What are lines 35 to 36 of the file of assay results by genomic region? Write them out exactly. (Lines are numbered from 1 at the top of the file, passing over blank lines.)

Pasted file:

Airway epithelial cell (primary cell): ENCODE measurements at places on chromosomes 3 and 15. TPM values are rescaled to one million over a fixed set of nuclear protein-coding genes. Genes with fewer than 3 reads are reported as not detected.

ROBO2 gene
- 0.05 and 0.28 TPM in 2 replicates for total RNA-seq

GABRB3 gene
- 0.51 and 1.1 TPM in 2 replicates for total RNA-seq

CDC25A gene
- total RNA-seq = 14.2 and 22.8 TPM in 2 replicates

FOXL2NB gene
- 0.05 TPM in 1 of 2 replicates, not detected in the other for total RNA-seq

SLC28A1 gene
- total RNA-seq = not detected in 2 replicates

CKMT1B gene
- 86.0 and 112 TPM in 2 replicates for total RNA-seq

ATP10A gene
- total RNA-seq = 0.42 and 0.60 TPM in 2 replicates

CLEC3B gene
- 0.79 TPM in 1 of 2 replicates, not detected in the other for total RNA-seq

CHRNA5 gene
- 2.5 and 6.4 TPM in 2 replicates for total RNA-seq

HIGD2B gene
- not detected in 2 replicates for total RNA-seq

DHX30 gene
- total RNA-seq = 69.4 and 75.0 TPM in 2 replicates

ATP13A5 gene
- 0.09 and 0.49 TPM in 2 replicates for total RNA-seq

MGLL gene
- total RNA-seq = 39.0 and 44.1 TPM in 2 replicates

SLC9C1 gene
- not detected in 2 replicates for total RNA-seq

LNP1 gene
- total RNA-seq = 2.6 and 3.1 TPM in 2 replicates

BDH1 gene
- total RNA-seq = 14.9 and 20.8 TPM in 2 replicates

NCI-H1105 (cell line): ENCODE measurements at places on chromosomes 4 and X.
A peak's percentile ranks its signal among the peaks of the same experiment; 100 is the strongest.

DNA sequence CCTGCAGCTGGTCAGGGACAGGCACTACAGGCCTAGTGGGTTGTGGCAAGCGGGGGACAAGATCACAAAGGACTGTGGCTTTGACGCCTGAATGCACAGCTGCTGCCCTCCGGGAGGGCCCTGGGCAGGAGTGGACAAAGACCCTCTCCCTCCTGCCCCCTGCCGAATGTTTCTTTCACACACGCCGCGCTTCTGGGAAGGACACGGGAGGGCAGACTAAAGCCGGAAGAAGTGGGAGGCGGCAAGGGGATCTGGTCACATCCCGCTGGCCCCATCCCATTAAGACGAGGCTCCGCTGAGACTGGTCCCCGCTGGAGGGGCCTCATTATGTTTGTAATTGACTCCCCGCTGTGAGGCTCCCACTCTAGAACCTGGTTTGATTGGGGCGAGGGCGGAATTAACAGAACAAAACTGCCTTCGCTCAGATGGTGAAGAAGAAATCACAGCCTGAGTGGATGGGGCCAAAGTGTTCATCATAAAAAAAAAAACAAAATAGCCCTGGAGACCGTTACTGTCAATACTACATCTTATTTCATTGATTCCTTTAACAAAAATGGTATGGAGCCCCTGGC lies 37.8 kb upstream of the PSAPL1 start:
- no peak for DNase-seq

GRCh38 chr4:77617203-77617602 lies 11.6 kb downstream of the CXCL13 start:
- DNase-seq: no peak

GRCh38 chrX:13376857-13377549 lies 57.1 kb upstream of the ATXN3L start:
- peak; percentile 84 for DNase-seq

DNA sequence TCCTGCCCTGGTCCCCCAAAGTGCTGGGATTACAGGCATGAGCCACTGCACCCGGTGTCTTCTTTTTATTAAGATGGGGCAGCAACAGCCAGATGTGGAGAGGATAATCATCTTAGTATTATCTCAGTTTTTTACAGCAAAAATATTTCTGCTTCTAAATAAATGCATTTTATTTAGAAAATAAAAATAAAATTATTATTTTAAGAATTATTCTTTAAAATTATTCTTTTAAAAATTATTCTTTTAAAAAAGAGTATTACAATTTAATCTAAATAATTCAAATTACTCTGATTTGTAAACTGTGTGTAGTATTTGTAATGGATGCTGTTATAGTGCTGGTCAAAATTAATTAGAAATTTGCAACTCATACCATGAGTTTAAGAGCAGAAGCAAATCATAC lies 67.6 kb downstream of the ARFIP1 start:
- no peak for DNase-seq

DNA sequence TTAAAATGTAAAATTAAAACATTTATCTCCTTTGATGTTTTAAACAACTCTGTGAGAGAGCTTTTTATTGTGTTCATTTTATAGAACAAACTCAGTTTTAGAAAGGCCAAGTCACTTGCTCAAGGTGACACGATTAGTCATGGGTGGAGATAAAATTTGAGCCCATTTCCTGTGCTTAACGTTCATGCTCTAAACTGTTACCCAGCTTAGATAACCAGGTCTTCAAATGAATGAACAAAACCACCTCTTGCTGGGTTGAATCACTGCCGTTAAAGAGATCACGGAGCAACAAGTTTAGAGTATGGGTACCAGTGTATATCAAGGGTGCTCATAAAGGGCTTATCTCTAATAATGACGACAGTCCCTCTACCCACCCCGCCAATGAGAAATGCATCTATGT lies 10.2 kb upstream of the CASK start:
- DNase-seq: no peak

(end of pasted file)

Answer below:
A peak's percentile ranks its signal among the peaks of the same experiment; 100 is the strongest.

DNA sequence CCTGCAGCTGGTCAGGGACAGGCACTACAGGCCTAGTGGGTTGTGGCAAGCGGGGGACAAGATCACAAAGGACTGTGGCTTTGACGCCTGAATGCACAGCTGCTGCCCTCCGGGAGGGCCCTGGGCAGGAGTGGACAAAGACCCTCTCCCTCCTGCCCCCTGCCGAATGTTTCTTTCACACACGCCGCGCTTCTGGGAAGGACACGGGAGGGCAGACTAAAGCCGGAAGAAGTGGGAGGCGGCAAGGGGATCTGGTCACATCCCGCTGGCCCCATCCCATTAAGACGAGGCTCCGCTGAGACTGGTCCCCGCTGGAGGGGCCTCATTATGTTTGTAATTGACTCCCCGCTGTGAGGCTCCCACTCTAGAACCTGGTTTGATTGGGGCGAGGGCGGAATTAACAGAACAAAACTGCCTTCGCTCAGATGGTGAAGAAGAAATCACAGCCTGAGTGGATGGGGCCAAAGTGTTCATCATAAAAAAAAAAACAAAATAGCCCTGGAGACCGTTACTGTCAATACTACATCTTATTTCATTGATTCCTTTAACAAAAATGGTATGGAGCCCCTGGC lies 37.8 kb upstream of the PSAPL1 start: